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Implementing Enterprise Content Management Using Microsoft SharePoint™

In Brief: Daily, we are bombarded with a growing amount of free-form information—unstructured content that, while important, is not nearly as useful or accessible as information catalogued or organized by such tools as enterprise resource planning systems or workflow applications. In fact, these methods and technologies, typically called Enterprise Content Management (ECM), are what enable today's information managers to simplify information management, collaboration, and business process automation. By taking better control of their information, organizations are able to make it more accessible and usable, helping them to better comply with laws and regulations, improve efficiencies, and strategically move forward. By taking better control of their information, organizations are able to make it more accessible and usable, helping them to better comply with laws and regulations, improve efficiencies, and strategically move forward.

Unstructured content is not nearly as useful as information organized by tools such as enterprise resource planning systems or workflow applications.

This important literature review introduces information managers to Enterprise Content Management as a strategic tool and specifically demonstrates how to implement and use one of those tools—Microsoft SharePoint™—to reach specific information-related goals.

While there is no single correct path to implementing an ECM, most successful strategies include a cost/benefits analysis, requirements planning, recommended practices review, and set of requirements guidelines. With the results in hand, the information managers for small to medium, private sector, global manufacturing companies can then effectively choose an ECM tool, such as SharePoint™, to begin streamlining business processes, improving communications, enhancing collaboration, and more efficiently managing documents and web content.

Among SharePoint's many advantages, include: integration with Microsoft Office 2007 to help create, store, retrieve, edit, and secure content; facilitating collaboration by distributing information, data, and documents; and support for managing records, policy compliance, retention, access control, and corporate information security. Additionally, SharePoint™ helps users design, deploy, and manage Web sites and automates business processes through Workflow and Business Process Management. To successfully implement SharePoint™, information managers should follow a five-step preparation plan:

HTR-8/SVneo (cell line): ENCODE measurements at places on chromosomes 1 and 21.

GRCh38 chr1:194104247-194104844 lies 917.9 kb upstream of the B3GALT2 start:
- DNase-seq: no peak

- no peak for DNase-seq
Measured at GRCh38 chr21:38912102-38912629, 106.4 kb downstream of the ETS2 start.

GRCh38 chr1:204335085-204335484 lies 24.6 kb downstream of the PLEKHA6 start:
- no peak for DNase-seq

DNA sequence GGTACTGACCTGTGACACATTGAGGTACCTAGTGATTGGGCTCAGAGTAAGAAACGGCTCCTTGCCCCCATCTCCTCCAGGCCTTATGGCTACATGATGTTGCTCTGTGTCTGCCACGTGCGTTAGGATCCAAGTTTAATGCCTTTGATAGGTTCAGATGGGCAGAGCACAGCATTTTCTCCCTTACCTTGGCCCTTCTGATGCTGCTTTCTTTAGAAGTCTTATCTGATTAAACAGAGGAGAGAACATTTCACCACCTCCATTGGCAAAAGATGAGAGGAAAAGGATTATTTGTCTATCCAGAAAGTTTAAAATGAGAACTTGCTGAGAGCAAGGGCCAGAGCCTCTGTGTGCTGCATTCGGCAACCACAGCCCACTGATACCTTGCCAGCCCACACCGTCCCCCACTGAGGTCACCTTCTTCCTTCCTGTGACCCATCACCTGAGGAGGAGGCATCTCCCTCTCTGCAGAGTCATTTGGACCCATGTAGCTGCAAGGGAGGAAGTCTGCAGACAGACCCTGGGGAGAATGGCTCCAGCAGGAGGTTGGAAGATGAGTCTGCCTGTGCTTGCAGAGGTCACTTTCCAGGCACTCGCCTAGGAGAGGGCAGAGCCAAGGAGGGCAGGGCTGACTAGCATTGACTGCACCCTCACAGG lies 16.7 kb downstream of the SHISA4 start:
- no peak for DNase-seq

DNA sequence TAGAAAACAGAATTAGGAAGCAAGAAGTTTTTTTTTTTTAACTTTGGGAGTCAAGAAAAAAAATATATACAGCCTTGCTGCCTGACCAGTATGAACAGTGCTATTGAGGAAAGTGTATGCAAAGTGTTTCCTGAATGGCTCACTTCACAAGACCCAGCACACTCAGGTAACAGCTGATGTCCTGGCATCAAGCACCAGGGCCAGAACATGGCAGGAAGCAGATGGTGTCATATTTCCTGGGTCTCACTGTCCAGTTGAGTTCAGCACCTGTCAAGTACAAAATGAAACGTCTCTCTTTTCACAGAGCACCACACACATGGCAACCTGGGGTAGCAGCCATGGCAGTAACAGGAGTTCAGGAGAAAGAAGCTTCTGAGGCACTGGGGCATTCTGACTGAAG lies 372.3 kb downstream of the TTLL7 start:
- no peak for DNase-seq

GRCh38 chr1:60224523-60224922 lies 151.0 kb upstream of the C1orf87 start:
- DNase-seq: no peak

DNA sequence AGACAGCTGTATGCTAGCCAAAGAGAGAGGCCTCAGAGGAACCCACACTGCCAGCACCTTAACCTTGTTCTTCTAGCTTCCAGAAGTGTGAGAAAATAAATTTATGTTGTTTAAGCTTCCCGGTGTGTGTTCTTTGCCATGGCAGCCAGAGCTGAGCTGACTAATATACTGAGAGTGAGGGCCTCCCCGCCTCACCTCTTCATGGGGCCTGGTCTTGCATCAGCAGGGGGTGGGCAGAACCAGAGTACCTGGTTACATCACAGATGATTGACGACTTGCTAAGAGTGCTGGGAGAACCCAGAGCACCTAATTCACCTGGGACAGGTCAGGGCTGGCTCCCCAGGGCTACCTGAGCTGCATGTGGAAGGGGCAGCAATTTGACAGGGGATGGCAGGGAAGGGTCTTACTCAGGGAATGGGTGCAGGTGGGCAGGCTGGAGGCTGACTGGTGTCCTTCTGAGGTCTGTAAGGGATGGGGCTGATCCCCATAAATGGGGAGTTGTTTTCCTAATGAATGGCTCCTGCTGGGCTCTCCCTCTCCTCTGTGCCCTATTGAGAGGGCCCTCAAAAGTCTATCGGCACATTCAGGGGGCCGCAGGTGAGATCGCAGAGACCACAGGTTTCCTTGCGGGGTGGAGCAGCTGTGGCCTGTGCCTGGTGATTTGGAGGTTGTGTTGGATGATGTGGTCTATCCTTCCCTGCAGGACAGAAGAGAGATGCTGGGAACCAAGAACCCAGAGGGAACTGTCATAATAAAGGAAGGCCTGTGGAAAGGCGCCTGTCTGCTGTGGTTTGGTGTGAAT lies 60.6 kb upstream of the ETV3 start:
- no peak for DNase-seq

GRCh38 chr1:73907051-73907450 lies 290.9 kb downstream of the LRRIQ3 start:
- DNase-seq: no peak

1. Determine user needs and map those needs to features in the SharePoint sites. Be sure to consider client, server, and line-of-business integration, add-on solutions, features, and applications.
  2. Determine number of users and user types, including those who will use SharePoint, how they will interact with it, and which features they will use, such as communication, collaboration, document storage, and search.
  3. Plan for website structure and publishing. The ability to predictably locate the site and the content needed within it is key to its success.
  4. Plan for content by structuring the site with lists, libraries, content types, and workflows, making it easier for users to find, contribute to, and work with that content.
  5. Plan for integration with Microsoft Office. Choose which functionality to implement to facilitate collaboration between Calendars, Tasks, Contact lists, and libraries.

References

  • Bates, S. and Smith, T. (2007). SharePoint 2007 User's Guide: Learning Microsoft's Collaboration and Productivity Platform. New York: Springer-Verlag, Inc.
  • Bishop, D. (2007). Enterprise Content Management with Microsoft SharePoint. Retrieved November 9, 2007, from ECM Connection.
  • Blair, B. (2004). An Enterprise Content Management Primer. Information Management Journal, Vol. 38 Issue 5, p. 64-66. Retrieved October 24, 2007, from EbscoHost: Academic Search Premier.
  • Londer, O., English, B., Bleeker, T., and Coventry, P. (2007). Microsoft Windows SharePoint Services 3.0 Step by Step. Washington: Microsoft Press.
  • Microsoft. (2007a). Microsoft Office SharePoint Server 2007 Evaluation Guide. Retrieved November 2, 2007, from Microsoft website.
  • Microsoft. (2007b). Planning and architecture for Windows SharePoint Services 3.0 technology. Retrieved November 2, 2007, from Microsoft TechNet.
AIM alumna Dana Fowler

Research Paper Author: Dana Fowler—2008 AIM Graduate, Programmer/Database Administrator, Key Knife, Inc.—2008 AIM Graduate

Abstract: Enterprise Content Management (ECM) refers to technologies used to capture, manage, store, preserve, and deliver content and documents related to organizational processes (Duhon, 2005a). Microsoft SharePointTM provides the ability to create, publish, and manage content (Microsoft, 2007a). Through analysis of twenty-five sources published between 2002 and 2007, this literature review provides an introduction to SharePointTM and describes its role as a specific selected ECM in order to assist information managers in the implementation of ECM.

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